Youssef Sami Youssef Sami - 4 months ago 16
iOS Question

Updating SKNodes outside update() of scene

I was quite surprised that the update method in the SKScene class isn't actually inherited from SKNode. To me, it seems logical for all SKNodes to be able to update themselves (for instance to remove itself from the scene when it's no longer on display, among other things). I think this would help in making the instances separate independent entities (no dependencies, no unexpected behavior) If there is other logic behind keeping the updates in the scenes only, please explain.

So I'm wondering if it's worth using a timer (repeating with a 1/60 time interval) to add a custom update to my custom SKNodes (perhaps even an extension that will add this to all SKNodes). However, I imagine this will be quite memory intensive. So I would like to ask if there is some 'best practice' regarding this. Perhaps the timer would work if it fired at each frame rather forcing it to fire 60 times a second.

Answer

Absolutely DO NOT use a timer.

SpriteKit has a well defined update cycle and every kind of update (logic, physics, graphics) should happen into a well defined time frame.

If you really want to write the update logic inside your nodes then the best solution is creating your own update method and then manually invoking it from the GameScene.

Let's see a (possible) structured approach

The protocol

protocol Updatable: class {
    func update(currentTime: NSTimeInterval)
}

Making your sprite/node updatable

class Player: SKSpriteNode, Updatable {

    func update(currentTime: NSTimeInterval) {
        // your logic goes here
    }
}

Forwarding the updates from the scene to the nodes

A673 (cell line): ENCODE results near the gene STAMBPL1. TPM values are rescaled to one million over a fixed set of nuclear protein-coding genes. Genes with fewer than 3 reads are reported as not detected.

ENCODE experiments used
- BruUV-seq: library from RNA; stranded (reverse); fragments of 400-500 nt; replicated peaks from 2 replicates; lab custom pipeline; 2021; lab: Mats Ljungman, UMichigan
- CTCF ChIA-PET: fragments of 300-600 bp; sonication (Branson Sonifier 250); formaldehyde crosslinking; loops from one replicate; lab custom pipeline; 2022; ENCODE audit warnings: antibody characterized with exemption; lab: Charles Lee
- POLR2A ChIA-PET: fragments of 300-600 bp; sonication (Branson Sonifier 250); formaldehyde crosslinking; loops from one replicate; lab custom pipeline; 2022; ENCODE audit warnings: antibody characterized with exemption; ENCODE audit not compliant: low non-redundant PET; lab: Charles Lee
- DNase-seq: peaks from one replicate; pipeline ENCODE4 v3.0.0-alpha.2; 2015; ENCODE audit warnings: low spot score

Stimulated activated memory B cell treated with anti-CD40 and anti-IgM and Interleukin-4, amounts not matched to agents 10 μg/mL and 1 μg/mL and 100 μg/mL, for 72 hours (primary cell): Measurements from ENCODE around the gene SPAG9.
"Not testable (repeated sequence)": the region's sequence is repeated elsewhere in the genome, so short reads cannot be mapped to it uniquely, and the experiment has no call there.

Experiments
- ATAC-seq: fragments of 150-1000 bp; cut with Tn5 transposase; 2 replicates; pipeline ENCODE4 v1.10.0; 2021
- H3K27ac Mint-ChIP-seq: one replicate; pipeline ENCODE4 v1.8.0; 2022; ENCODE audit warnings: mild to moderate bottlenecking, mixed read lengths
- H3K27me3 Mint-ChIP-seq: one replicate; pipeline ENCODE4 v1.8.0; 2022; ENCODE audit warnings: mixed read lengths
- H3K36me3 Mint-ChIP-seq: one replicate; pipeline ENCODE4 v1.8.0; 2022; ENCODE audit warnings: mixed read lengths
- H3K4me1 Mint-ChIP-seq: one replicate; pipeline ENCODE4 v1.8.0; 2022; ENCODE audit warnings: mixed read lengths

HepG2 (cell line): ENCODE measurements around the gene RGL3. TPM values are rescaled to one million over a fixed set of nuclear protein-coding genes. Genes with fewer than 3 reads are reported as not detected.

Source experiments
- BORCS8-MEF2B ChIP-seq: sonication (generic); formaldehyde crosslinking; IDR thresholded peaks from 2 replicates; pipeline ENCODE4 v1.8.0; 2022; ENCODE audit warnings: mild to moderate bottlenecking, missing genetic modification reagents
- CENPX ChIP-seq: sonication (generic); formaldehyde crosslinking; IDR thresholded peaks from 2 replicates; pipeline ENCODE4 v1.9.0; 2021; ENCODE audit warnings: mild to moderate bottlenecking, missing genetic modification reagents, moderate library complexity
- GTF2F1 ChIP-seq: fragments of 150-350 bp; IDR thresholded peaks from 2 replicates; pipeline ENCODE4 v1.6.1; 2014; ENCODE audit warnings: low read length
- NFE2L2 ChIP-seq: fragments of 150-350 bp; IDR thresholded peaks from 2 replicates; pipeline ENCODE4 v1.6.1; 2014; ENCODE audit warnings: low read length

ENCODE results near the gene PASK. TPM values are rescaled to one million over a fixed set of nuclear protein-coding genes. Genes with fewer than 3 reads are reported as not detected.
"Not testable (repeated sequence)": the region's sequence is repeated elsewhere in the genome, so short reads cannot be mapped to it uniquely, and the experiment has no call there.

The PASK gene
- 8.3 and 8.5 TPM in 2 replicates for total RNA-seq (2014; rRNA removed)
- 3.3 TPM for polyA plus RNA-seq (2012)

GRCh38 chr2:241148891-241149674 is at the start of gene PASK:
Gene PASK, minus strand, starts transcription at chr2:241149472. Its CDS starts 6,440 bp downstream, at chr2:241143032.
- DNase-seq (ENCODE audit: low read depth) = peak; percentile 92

class GameScene: SKScene {

    private var updatables = [Updatable]()

    override func didMoveToView(view: SKView) {
        let player = Player()
        updatables.append(player)
        self.addChild(player)
    }

    override func update(currentTime: NSTimeInterval) {
        updatables.forEach { $0.update(currentTime) }
    }
}

As you can see I am using an Array of Updatables. You should also take care of adding (or removing) new Updatables to the Array when they are added (or removed) to the scene graph.

While it's definitely possible searching the whole scene graph every frame it would be very bad by a performance point of view.

Is this the right way to go?

Personally I don't like writing this kind of code inside my subclasses of SKNode or SKSpriteNode.

I usually create a Logic class. This class is the ones that receives the update events from GameScene. It also receives other "logic events" like:

  1. gameStarted
  2. touchesBegan
  3. touchesEnded

This class contains the pure game logic of the game.

It is something like the Instruction Manual you can find into a board game and it is totally agnostic about the graphics representation of the game entities.

In an ideal scenario I would be able to extract the Logic class from my SpriteKit game and use it with another framework or even with a (non electronic) board game version of the same game.